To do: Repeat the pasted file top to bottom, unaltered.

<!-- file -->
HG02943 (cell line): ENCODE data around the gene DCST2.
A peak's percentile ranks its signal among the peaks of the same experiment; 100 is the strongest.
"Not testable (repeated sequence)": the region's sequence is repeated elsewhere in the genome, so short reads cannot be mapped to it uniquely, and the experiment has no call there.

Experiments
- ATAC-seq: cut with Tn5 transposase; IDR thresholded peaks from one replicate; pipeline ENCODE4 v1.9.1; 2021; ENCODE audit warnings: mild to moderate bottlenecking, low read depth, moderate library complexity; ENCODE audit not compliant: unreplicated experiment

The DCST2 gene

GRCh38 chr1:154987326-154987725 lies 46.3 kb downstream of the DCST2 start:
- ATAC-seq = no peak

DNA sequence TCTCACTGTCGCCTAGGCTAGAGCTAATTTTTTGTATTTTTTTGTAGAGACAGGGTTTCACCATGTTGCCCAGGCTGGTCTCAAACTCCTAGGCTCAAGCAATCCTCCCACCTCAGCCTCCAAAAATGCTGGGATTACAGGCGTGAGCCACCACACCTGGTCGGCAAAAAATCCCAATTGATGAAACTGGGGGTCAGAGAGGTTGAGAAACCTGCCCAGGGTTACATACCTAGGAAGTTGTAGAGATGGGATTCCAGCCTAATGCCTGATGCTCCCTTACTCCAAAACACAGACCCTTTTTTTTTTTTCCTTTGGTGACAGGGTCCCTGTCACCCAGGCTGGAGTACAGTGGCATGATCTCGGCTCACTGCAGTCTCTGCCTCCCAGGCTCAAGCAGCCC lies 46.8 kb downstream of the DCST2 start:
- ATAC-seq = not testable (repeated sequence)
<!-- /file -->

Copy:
HG02943 (cell line): ENCODE data around the gene DCST2.
A peak's percentile ranks its signal among the peaks of the same experiment; 100 is the strongest.
"Not testable (repeated sequence)": the region's sequence is repeated elsewhere in the genome, so short reads cannot be mapped to it uniquely, and the experiment has no call there.

Experiments
- ATAC-seq: cut with Tn5 transposase; IDR thresholded peaks from one replicate; pipeline ENCODE4 v1.9.1; 2021; ENCODE audit warnings: mild to moderate bottlenecking, low read depth, moderate library complexity; ENCODE audit not compliant: unreplicated experiment

The DCST2 gene

GRCh38 chr1:154987326-154987725 lies 46.3 kb downstream of the DCST2 start:
- ATAC-seq = no peak

DNA sequence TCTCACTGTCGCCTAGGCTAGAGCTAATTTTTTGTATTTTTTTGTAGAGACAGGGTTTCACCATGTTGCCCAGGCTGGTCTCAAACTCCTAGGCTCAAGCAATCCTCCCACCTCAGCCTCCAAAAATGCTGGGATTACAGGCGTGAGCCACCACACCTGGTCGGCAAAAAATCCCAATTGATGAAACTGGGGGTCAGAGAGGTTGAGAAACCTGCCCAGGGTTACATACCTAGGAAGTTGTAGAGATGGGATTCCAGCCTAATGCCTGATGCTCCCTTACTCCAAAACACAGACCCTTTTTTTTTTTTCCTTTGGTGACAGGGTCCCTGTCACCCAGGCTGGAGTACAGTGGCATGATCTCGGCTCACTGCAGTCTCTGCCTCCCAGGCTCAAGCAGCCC lies 46.8 kb downstream of the DCST2 start:
- ATAC-seq = not testable (repeated sequence)